there’s plenty of fretboard maps out there, showing which note is where on the fretboard of your ukulele. but all of these graphical maps omit the octave, they show only the note names – which can lead to slightly unwanted results…
as this disturbed me for quite some time now i finally decided to quickly draft some kind of tabs showing classical musical notation together with tabs considering all strings:
sometimes a strap comes in handy – but on the original firefly there’s hardly any good mounting point to attach a strap. big banjoleles come with lots of possibilities, just the firefly lacks one. and i do not consider fiddling some shoelace through the tailpiece a good solution, not even a workaround.
fortunately the tailpiece is fixed to the rim with a standard screw. replacing it with a longer one and a strap button is only a matter of less than 15 minutes…
losen the strings and remove the bridge (after all we will undo the tailpiece which holds the strings so we’d better get the tension off it)
remove the cap nut and the screw. you might have to really unscrew the screw from the rim instead of simply pulling it out
depending on your strap button you might need a longer screw with the same diameter. i only had a m4x40mm with matching nut and washer at hand, but a 25mm would have been sufficient. the original cap nut did not fit my german m4 screw btw.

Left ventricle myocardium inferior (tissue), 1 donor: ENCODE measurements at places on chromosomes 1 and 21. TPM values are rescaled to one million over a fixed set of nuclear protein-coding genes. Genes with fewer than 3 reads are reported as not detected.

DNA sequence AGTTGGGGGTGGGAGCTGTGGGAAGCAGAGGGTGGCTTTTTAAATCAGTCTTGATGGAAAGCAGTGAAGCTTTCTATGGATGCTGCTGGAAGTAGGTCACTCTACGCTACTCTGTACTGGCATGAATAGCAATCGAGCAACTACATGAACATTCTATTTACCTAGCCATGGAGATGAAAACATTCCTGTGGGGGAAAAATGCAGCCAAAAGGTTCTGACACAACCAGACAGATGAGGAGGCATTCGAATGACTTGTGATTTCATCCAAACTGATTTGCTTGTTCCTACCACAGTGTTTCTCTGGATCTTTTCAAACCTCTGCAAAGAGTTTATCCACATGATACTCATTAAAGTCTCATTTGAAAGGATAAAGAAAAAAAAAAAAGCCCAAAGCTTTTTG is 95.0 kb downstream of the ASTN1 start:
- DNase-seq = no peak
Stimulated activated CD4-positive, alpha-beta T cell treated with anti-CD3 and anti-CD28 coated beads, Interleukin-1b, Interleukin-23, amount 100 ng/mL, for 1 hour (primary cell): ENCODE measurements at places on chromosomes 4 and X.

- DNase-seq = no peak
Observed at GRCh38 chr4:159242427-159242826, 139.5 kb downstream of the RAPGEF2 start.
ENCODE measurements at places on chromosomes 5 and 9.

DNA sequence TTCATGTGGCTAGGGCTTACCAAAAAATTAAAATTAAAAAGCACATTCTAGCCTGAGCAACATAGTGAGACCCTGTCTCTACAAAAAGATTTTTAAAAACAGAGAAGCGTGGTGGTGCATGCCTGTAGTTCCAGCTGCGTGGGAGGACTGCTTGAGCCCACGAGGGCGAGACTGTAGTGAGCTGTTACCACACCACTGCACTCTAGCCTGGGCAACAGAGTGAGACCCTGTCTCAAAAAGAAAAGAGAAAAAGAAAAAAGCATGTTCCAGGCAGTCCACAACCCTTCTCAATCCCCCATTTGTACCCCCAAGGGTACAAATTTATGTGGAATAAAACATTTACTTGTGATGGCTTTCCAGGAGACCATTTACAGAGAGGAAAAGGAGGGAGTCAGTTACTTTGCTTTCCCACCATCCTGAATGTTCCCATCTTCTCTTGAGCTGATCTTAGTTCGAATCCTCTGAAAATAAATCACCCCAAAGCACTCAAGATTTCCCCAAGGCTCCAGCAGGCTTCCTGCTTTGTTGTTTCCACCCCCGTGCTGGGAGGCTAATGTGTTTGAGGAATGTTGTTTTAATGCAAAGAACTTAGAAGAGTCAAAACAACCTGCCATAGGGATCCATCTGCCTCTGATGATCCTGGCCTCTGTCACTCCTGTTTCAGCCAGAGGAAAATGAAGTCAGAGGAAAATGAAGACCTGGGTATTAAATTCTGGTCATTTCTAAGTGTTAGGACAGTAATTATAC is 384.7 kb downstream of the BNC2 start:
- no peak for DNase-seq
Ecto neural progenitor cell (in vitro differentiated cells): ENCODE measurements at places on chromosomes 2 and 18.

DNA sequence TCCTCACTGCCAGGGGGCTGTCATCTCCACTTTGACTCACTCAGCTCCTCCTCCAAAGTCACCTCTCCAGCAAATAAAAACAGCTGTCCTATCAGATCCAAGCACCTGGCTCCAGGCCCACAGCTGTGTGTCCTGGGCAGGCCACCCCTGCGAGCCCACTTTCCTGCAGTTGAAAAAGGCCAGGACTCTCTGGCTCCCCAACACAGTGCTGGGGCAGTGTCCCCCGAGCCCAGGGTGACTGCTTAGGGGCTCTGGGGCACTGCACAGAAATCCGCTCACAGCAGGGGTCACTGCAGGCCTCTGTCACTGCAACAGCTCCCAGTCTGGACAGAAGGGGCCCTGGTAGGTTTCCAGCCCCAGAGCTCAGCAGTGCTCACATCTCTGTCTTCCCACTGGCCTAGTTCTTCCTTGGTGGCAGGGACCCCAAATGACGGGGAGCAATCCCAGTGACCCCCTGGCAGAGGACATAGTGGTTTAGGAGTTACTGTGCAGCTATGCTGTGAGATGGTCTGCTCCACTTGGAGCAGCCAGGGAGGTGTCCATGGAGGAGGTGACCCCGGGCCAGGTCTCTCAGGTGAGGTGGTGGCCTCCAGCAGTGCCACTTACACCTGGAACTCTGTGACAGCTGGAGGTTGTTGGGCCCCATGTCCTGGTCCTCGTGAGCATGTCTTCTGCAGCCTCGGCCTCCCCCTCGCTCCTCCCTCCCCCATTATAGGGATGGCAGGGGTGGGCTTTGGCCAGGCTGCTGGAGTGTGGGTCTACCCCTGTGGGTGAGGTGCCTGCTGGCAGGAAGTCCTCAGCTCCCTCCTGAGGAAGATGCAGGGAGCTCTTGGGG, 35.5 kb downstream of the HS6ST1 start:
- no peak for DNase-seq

mount the button – this time the screw goes from outside to inside of the rim, the nut secures it from the inside.
make sure the tailpiece does not touch the skin after tightening everything.
one might ask: why “project”, the ubass has already been introduced?
looking closer, the question already contains the answer: the ubass (and all its variants) is in fact not an ukulele but a small scale bass. most obvious proof is the tuning: ukulele is tuned gcea (or adf#b) – ubass is tuned eadg which is the standard bass tuning.
in a group of ukuleles you’re always a bit weak on the bass side, mostly for pure physical reasons: as a matter of fact low frequencies simply do not properly resonate in small instrument bodies with short-scale strings. big bass needs big space (or proper amplification as we see on the ubass). period.
coming from ukulele i do struggle with bass playing, all fretboard knowledge (“which note is where“) is useless and i have to relearn. after all the bass is an instrument of its own. learning the arpeggio patterns etc. is not rocket science, it just takes time and prevents a easy quick flick between uke and bass.
the solution of this “dilemma” is imho quite obvious: for more bass you need a bigger ukulele body with strings tuned below standard c4. the biggest available ukulele bodies are baritones, but these are usually tuned dgbe (like the four highest strings of a guitar). fortunately baritone string sets are available in gcea as well, even in linear tuning.
and this is exactly what i will try: a baritone tuned (low-)gcea, one octave below standard c4 tuning. i know it will not be as low as a real bass but i expect it to be a nice low-end addition to the smaller ukes. see the picture below with tonal ranges of various ukulele sizes (all tuned gcea) and the bass (tuned eadg):